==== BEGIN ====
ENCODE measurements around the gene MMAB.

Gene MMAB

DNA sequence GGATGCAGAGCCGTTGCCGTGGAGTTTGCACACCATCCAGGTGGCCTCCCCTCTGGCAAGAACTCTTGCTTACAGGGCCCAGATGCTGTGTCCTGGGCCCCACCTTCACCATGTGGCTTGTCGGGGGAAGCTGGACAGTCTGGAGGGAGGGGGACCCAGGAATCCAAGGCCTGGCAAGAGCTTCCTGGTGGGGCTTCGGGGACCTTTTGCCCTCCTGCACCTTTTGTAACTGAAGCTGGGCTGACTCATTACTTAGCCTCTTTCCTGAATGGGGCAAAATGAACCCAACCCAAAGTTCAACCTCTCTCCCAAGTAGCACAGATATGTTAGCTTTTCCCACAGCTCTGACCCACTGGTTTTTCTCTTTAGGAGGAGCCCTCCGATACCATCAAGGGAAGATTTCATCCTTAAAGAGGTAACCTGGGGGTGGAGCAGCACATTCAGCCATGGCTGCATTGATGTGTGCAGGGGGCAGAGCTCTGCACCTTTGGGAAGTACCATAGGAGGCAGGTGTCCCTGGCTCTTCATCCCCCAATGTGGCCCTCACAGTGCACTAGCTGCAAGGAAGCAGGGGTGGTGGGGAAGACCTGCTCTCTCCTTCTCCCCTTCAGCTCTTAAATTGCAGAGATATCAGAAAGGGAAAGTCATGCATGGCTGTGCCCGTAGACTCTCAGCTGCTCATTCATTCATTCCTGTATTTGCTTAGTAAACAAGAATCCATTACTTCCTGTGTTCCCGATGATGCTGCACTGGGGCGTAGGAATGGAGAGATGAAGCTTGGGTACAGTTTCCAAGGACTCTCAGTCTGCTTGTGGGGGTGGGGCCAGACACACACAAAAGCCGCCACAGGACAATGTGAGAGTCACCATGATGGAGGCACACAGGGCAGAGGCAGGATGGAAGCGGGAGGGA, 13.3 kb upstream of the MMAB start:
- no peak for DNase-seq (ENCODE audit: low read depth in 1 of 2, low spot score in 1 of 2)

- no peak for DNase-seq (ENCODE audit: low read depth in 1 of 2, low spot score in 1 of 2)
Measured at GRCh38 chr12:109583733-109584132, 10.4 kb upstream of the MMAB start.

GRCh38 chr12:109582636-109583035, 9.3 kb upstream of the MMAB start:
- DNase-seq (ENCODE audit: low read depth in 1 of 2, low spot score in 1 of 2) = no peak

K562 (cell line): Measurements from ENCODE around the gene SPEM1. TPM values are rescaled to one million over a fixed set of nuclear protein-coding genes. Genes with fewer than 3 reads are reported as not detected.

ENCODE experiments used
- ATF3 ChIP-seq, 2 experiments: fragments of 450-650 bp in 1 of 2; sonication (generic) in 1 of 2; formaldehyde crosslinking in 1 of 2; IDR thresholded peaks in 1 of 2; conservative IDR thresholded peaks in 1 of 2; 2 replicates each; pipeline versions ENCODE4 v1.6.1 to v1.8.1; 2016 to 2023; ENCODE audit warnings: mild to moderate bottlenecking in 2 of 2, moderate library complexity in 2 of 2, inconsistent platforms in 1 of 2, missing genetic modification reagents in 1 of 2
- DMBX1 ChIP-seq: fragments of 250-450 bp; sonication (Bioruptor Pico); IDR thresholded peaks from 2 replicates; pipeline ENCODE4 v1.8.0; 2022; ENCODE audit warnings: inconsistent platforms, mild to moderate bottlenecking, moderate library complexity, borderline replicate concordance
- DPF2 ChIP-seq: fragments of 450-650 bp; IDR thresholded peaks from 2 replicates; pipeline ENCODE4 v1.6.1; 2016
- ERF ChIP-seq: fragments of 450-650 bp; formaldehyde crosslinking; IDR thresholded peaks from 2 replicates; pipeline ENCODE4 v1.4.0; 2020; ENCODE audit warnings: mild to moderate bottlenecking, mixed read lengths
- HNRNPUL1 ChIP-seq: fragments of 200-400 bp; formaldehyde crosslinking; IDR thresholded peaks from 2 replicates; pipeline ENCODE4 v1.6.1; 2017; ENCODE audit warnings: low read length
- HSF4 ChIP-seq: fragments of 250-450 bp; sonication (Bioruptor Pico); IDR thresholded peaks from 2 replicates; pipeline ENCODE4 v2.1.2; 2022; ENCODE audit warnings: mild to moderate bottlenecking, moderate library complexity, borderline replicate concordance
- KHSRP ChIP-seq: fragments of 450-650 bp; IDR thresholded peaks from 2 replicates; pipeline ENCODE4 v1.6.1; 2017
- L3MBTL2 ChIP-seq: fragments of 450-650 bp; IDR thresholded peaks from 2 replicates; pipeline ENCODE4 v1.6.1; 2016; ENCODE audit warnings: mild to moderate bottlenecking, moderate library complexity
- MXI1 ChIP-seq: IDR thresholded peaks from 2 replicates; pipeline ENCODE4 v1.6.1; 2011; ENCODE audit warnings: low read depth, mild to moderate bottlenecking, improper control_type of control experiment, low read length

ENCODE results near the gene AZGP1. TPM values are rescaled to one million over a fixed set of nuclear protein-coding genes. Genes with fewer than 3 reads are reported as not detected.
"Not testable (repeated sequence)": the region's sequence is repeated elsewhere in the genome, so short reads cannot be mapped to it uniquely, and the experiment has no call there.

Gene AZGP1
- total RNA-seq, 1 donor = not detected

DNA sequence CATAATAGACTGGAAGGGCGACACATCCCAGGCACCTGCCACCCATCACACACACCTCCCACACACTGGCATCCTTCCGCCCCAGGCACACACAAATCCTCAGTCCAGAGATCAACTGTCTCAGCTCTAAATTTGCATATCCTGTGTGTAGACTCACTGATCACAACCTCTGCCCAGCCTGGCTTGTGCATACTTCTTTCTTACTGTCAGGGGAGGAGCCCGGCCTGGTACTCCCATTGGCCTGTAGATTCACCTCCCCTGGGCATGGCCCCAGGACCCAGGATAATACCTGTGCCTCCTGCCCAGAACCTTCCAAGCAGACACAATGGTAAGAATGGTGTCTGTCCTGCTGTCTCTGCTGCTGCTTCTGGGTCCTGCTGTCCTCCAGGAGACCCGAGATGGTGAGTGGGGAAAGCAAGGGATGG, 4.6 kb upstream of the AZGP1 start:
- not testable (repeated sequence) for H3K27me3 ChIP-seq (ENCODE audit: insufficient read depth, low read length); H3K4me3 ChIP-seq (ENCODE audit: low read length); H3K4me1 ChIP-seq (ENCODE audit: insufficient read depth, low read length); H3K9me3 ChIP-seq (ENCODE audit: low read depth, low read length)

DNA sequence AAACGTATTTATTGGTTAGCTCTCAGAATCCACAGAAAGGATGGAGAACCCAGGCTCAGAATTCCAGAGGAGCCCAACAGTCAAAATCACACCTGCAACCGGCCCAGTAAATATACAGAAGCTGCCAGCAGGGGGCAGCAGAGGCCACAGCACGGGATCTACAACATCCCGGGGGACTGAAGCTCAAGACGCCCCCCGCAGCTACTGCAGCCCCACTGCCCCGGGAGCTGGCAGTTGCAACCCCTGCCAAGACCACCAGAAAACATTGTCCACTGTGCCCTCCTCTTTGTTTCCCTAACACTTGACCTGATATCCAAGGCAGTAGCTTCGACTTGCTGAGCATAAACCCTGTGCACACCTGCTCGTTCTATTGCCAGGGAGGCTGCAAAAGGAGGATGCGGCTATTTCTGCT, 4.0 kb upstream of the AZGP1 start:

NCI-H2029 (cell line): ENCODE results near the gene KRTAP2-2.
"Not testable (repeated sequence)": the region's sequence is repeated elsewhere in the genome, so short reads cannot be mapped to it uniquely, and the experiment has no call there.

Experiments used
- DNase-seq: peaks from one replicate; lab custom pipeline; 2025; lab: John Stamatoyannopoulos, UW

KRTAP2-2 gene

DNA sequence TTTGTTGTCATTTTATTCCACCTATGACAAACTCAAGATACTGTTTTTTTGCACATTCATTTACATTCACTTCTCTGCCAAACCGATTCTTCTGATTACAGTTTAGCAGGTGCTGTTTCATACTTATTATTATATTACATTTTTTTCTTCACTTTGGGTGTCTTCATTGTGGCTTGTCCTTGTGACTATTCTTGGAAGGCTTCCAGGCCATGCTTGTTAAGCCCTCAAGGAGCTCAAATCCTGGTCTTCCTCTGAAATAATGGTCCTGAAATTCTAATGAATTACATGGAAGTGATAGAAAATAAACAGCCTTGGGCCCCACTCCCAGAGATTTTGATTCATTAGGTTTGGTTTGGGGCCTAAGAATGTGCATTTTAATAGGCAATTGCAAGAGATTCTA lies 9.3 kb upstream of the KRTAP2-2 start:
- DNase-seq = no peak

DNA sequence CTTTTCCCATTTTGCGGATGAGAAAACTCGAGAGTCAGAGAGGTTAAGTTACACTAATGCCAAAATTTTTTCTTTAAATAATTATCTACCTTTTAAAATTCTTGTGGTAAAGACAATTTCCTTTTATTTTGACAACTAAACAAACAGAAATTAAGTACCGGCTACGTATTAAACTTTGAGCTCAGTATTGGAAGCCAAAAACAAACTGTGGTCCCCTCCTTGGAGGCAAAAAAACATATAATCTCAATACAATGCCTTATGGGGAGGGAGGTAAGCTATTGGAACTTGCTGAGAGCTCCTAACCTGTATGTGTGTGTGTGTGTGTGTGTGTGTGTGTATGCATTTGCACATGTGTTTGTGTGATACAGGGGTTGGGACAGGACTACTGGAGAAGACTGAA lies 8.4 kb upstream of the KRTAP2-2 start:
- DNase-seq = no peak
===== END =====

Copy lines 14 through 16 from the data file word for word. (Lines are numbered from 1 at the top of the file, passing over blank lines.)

- ERF ChIP-seq: fragments of 450-650 bp; formaldehyde crosslinking; IDR thresholded peaks from 2 replicates; pipeline ENCODE4 v1.4.0; 2020; ENCODE audit warnings: mild to moderate bottlenecking, mixed read lengths
- HNRNPUL1 ChIP-seq: fragments of 200-400 bp; formaldehyde crosslinking; IDR thresholded peaks from 2 replicates; pipeline ENCODE4 v1.6.1; 2017; ENCODE audit warnings: low read length
- HSF4 ChIP-seq: fragments of 250-450 bp; sonication (Bioruptor Pico); IDR thresholded peaks from 2 replicates; pipeline ENCODE4 v2.1.2; 2022; ENCODE audit warnings: mild to moderate bottlenecking, moderate library complexity, borderline replicate concordance